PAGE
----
Wednesday, June 6, 2012

City of Bones


Oh my goodness this book is strange.
The basic idea is that it's about these people (Shadowhunters) who hunt demons. And there's also werewolves and vampires - but they are more like Dracula than Edward Cullen.

I'll start with what I like. The characters are interesting and the backstories are well thought out. The whole Shadowhunter world is very detailed and specific. The plot is overall grabbing, so you'd like to know what happens next whether you're actually enjoying the book or not. It's very popular (or so I've heard). It's a definite read if you are a fantasy fan.

Now for what bugs me. Throughout the entire book, the only characters who I could really picture in my head were Clary's mom, Magnus Bane, Isabelle and Alec. The rest just seemed difficult to imagine. Also there were just some plot elements that were just weird - like that whole thing with Jace (that I can't say anything about without completely spoiling it). It's so cliche it's not even cliche anymore. Also, I feel so bad for poor Simon! The author just loves to torture him!

So I can't decide whether to be disgusted or in love with this book. Whichever one - it's got me intriuged. It's part of a series - I'm on the third.

Um yeah. I think it's worth a try for people who are okay with the whole "fantasy in the real world" genre.*

Peace, Love, and SIMON WINS AT LIFE.


* Which reminds me, I've been meaning to write a little thing about my opinions on genre... Hm. Maybe you'll see that soon.


(And also, don't let the fact that the three quotes on the book jacket are either the Stephanie Meyer quote or have the word 'sexy' in them scare you.)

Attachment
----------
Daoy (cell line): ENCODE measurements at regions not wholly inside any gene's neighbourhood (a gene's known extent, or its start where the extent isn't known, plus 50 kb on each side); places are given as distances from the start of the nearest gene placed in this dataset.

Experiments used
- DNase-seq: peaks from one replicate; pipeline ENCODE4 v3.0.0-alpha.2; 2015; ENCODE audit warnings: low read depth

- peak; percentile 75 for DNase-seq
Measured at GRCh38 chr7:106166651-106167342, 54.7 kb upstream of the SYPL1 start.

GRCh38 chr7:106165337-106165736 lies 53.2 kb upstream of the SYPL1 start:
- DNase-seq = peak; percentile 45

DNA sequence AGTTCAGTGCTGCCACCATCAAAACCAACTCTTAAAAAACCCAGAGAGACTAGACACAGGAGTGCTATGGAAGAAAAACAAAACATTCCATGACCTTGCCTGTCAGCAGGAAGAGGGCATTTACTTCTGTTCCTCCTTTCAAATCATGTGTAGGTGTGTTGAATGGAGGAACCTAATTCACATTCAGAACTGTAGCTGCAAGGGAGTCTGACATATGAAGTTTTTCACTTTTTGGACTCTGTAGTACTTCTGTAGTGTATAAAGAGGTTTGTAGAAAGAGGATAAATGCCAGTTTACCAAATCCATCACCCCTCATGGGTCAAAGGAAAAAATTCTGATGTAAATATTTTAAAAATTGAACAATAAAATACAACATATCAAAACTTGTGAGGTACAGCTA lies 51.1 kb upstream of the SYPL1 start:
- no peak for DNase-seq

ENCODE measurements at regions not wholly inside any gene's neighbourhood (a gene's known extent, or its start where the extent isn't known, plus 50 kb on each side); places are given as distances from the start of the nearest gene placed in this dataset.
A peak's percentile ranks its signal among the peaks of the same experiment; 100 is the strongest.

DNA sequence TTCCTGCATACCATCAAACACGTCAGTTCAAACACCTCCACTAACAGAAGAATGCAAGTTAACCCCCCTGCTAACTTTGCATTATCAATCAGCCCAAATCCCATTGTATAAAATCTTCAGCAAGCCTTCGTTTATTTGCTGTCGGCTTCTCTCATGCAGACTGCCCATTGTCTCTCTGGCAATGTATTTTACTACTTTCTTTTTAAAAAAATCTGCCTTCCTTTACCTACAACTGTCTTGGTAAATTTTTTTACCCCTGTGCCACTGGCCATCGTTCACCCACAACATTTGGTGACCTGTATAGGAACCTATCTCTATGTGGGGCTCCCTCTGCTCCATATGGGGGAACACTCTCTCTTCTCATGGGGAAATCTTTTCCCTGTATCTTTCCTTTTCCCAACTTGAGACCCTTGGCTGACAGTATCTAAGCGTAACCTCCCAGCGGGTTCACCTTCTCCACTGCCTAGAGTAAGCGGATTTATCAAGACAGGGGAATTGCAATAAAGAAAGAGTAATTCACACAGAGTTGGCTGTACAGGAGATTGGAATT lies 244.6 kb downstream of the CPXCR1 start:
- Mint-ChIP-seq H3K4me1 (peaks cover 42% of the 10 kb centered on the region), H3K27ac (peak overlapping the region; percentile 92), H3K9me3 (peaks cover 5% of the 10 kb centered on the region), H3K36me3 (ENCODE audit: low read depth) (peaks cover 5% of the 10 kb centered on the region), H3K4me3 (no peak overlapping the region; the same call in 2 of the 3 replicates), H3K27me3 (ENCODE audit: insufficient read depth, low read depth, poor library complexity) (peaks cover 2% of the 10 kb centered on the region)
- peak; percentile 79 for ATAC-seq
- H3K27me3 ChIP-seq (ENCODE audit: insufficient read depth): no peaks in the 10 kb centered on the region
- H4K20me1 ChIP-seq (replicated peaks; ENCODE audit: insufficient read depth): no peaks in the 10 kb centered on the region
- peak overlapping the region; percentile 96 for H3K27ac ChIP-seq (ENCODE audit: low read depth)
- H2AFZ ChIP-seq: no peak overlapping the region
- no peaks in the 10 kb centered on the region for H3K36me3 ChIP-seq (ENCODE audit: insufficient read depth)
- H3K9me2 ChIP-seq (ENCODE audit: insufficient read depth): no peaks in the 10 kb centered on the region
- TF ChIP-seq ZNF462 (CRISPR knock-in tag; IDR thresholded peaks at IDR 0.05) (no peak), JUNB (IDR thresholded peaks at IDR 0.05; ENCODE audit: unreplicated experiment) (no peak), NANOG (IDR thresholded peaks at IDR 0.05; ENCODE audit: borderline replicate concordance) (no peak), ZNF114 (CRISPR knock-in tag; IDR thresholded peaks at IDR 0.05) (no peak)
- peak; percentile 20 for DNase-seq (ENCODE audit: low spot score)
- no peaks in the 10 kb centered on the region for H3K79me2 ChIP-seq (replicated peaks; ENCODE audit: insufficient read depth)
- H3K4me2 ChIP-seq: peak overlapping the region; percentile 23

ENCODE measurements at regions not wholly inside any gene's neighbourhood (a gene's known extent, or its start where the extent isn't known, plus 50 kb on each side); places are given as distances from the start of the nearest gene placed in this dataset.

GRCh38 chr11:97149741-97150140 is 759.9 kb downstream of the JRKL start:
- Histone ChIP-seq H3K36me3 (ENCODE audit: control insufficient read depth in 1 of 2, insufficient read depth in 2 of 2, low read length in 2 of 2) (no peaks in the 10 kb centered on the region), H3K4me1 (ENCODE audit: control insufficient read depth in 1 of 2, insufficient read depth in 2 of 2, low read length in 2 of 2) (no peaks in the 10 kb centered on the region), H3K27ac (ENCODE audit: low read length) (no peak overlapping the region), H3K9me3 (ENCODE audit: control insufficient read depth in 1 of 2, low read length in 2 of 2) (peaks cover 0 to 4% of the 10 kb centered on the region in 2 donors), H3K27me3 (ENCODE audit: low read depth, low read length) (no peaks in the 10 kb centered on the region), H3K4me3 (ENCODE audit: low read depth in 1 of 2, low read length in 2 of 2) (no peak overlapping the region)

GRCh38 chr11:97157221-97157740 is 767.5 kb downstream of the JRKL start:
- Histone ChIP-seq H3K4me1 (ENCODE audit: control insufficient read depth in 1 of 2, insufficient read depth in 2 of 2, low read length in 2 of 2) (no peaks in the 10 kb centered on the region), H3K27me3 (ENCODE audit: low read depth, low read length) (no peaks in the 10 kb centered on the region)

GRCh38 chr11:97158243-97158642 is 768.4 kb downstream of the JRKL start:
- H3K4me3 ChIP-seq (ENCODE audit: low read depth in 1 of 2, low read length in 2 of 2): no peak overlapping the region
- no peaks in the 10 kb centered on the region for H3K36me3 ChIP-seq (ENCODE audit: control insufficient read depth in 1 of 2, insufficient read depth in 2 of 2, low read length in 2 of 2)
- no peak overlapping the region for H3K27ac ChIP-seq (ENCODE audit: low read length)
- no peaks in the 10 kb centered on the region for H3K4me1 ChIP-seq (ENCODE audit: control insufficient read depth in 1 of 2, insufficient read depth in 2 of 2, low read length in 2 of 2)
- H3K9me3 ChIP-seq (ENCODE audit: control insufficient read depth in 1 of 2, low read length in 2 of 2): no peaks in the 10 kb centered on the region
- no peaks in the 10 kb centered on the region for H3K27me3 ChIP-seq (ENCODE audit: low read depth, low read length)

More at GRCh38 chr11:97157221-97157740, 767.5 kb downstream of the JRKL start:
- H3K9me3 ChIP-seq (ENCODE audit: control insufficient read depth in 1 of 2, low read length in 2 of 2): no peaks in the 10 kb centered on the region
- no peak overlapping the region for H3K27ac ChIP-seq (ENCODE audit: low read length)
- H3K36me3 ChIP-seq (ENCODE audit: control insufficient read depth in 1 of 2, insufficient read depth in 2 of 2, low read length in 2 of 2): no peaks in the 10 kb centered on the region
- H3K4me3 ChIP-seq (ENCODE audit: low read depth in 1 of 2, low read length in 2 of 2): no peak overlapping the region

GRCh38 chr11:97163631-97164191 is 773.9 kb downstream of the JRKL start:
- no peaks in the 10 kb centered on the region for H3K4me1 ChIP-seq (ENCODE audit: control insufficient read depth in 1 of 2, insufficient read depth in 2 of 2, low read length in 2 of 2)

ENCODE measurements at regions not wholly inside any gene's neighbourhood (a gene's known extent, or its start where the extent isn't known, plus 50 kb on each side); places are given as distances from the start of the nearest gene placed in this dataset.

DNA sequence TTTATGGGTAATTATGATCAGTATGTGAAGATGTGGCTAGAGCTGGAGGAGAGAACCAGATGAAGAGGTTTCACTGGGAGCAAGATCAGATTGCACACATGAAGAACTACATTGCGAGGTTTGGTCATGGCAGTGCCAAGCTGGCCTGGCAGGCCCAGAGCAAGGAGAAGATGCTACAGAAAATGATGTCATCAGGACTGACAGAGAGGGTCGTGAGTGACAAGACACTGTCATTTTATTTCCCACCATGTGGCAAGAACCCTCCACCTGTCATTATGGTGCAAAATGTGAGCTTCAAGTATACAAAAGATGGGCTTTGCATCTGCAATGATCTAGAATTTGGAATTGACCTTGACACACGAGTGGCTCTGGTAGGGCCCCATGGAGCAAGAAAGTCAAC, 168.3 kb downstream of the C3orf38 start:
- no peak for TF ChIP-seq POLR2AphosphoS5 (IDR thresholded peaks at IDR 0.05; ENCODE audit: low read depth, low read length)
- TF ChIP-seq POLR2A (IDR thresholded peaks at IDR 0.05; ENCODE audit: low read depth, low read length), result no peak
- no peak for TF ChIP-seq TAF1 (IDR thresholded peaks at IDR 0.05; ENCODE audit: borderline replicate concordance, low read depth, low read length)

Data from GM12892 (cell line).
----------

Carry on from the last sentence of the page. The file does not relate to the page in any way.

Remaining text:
Friday, May 11, 2012

Matched







SORRY SORRY SORRY. I took a month off to deal with school and other such business.
Yeah. But I'm back for another review!

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Quick Summary -
"Cassia has always trusted the Society to make the right choices for her: what to read, what to watch, what to believe. So when Xander's face appears on-screen at her Matching ceremony, Cassia knows with complete certainty that he is her ideal mate... until she sees Ky Markham's face flash for an instant before the screen fades to black."
Source: www.goodreads.com




I had heard good things about this book. It won some sort of award, and I knew the sequel had sold very well, so I had high hopes when I checked this out of the library.


The plot is pretty interesting, but Cassia (the main character).

Oh, Cassia.

I found her quite bothersome. She had the thought process of a toddler.

Now, I understand that since this book is Dystopian, then she is allowed to be sort of ignorant.
That's not what bothers me.

What bothers me is that Cassia is matched with her freaking BEST FRIEND, but when a "computer glitch" gives her a different face for a second - she decides to suddenly lose half of her ignorance and decide to listen to everything the government tells her EXCEPT the part about the computer glitch. I understand the natural curiosity, but really?